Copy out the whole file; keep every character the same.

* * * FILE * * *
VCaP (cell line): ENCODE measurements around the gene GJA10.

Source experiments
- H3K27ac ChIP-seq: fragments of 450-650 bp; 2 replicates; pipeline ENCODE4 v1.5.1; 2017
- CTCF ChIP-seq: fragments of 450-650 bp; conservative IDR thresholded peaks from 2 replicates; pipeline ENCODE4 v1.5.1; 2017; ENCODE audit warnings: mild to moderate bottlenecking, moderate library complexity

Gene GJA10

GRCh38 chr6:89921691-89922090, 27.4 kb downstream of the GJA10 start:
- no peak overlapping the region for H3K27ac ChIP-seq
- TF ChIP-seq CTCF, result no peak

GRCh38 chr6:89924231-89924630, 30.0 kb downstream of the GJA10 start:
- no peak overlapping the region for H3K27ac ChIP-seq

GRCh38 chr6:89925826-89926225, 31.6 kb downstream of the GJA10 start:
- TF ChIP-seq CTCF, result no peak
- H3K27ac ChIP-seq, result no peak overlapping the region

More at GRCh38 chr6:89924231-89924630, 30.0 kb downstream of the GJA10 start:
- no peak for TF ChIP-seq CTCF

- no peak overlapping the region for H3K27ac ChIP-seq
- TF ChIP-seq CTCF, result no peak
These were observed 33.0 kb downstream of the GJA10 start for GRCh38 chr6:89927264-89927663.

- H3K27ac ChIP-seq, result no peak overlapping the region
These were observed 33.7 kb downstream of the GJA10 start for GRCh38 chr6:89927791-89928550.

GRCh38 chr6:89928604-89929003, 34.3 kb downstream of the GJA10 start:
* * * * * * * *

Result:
VCaP (cell line): ENCODE measurements around the gene GJA10.

Source experiments
- H3K27ac ChIP-seq: fragments of 450-650 bp; 2 replicates; pipeline ENCODE4 v1.5.1; 2017
- CTCF ChIP-seq: fragments of 450-650 bp; conservative IDR thresholded peaks from 2 replicates; pipeline ENCODE4 v1.5.1; 2017; ENCODE audit warnings: mild to moderate bottlenecking, moderate library complexity

Gene GJA10

GRCh38 chr6:89921691-89922090, 27.4 kb downstream of the GJA10 start:
- no peak overlapping the region for H3K27ac ChIP-seq
- TF ChIP-seq CTCF, result no peak

GRCh38 chr6:89924231-89924630, 30.0 kb downstream of the GJA10 start:
- no peak overlapping the region for H3K27ac ChIP-seq

GRCh38 chr6:89925826-89926225, 31.6 kb downstream of the GJA10 start:
- TF ChIP-seq CTCF, result no peak
- H3K27ac ChIP-seq, result no peak overlapping the region

More at GRCh38 chr6:89924231-89924630, 30.0 kb downstream of the GJA10 start:
- no peak for TF ChIP-seq CTCF

- no peak overlapping the region for H3K27ac ChIP-seq
- TF ChIP-seq CTCF, result no peak
These were observed 33.0 kb downstream of the GJA10 start for GRCh38 chr6:89927264-89927663.

- H3K27ac ChIP-seq, result no peak overlapping the region
These were observed 33.7 kb downstream of the GJA10 start for GRCh38 chr6:89927791-89928550.

GRCh38 chr6:89928604-89929003, 34.3 kb downstream of the GJA10 start: